Levelling up is an ambitious mission. Britain’s regional divides have developed over decades, leaving communities fractured and economies hollowed out. Governments of every party and persuasion have made tackling the problem a priority. And yet it persists. The Levelling Up White Paper outlined a new strategy across over 300 pages, combining twelve long-term missions with steps to change how Whitehall works and the creation of new departmental programmes. The Westminster debate has focussed on the national challenge.
But levelling up is inherently local. The problems are most keenly felt in boarded up shops and run down town centres. It is about safe streets and clean parks just as much as increasing productivity and employment. Restoring pride in place and addressing the hyper-local roots of deprivation must be the initial, practical steps towards long-term change. But the practical interventions to kickstart levelling up locally are not well understood and rarely shared. Only by properly diagnosing the problem and developing solutions at a local level can we achieve the national goal.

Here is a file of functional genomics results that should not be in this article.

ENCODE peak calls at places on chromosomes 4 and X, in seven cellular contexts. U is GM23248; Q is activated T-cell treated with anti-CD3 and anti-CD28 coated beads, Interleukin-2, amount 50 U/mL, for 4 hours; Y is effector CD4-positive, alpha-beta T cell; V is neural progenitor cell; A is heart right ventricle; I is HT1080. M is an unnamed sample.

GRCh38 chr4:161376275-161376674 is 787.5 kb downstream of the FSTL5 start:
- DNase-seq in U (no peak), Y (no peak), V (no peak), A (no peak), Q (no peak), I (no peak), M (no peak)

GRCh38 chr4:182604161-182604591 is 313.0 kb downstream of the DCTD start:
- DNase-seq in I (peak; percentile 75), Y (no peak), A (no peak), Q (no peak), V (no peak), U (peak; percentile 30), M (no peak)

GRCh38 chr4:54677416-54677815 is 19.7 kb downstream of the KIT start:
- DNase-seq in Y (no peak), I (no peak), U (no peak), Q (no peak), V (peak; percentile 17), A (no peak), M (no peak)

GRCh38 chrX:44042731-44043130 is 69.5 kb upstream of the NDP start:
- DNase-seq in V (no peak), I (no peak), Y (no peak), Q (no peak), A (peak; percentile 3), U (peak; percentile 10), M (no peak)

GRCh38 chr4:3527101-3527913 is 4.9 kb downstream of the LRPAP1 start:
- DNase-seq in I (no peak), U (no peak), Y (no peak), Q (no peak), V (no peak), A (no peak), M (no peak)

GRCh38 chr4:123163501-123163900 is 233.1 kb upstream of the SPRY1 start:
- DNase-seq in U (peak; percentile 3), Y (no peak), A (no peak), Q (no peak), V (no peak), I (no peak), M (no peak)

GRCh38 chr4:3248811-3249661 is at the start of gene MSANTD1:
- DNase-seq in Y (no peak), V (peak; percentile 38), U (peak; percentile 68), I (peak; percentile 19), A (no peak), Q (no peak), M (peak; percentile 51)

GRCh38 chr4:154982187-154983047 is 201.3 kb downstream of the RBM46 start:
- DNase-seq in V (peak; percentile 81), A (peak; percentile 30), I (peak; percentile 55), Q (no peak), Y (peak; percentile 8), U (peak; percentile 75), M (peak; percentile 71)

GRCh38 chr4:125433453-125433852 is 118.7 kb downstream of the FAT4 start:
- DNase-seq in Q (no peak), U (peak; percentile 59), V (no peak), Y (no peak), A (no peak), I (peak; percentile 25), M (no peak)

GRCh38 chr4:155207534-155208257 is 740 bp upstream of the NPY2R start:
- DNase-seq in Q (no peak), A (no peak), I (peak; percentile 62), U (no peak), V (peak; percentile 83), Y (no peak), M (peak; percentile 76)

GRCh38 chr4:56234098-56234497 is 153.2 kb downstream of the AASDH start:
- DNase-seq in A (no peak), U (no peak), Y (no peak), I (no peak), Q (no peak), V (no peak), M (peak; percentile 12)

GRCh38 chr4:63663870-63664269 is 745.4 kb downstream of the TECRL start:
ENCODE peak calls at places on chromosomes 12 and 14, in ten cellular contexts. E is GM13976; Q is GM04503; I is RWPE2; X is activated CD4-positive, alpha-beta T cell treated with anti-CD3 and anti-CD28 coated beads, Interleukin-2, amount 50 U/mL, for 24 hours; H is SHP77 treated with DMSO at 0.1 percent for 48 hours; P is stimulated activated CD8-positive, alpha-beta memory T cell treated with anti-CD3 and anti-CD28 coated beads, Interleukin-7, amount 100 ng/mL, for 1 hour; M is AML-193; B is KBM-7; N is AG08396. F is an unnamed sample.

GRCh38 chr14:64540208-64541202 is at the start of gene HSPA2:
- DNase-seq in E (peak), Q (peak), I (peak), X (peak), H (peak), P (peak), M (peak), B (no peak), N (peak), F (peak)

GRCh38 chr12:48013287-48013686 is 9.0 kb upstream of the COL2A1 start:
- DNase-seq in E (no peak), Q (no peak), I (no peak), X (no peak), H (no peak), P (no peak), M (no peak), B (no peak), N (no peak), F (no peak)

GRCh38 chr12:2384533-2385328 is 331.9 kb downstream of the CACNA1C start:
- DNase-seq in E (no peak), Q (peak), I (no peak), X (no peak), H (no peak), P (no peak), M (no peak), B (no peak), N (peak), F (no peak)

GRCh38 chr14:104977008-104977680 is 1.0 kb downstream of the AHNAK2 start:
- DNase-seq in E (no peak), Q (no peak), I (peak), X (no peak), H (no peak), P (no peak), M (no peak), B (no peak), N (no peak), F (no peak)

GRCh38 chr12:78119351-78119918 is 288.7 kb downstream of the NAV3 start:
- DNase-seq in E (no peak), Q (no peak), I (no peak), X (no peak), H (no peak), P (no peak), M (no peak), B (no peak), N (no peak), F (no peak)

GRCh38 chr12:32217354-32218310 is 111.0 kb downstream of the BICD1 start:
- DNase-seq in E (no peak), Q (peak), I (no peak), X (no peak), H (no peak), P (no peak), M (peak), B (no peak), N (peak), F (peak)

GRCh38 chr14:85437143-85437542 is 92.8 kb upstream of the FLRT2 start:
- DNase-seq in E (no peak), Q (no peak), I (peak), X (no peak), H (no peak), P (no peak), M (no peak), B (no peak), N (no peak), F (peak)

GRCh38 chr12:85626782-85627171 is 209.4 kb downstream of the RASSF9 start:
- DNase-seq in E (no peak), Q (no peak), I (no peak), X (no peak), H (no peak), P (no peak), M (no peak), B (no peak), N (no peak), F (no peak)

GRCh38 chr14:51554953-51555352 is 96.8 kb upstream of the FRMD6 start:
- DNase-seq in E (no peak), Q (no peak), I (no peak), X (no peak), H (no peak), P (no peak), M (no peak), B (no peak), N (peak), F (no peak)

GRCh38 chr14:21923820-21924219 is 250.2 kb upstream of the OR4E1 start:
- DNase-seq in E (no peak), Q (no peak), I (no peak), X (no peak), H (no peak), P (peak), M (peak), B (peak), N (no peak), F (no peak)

Onward’s Levelling Up In Practice programme seeks to address this gap. In 2022 we spent time in areas across the country talking to local leaders and members of the public to understand what mattered to them. Our premise is that while national policy is important, most of the intelligence, levers, and energy to level up are found locally. By identifying and sharing what works in the form of a practical playbook for local leaders, we hope to catalyse progress. This report is the final product of our research programme, and builds on interim case studies of the five areas we spent time in: Oldham, South Tyneside, Walsall, Clacton, and Barry.
Our conversations across the country identified five common challenges. These issues are consistently raised by the public, observable in the data, and stubbornly persist over time:
In every area, these common challenges had particular characteristics and blocked levelling up to differing degrees. In Oldham, antisocial behaviour on public transport restricted connectivity and hollowed out the town centre. In South Tyneside, extreme health inequalities drove economic inactivity and held back industry, while community-assets remained untapped.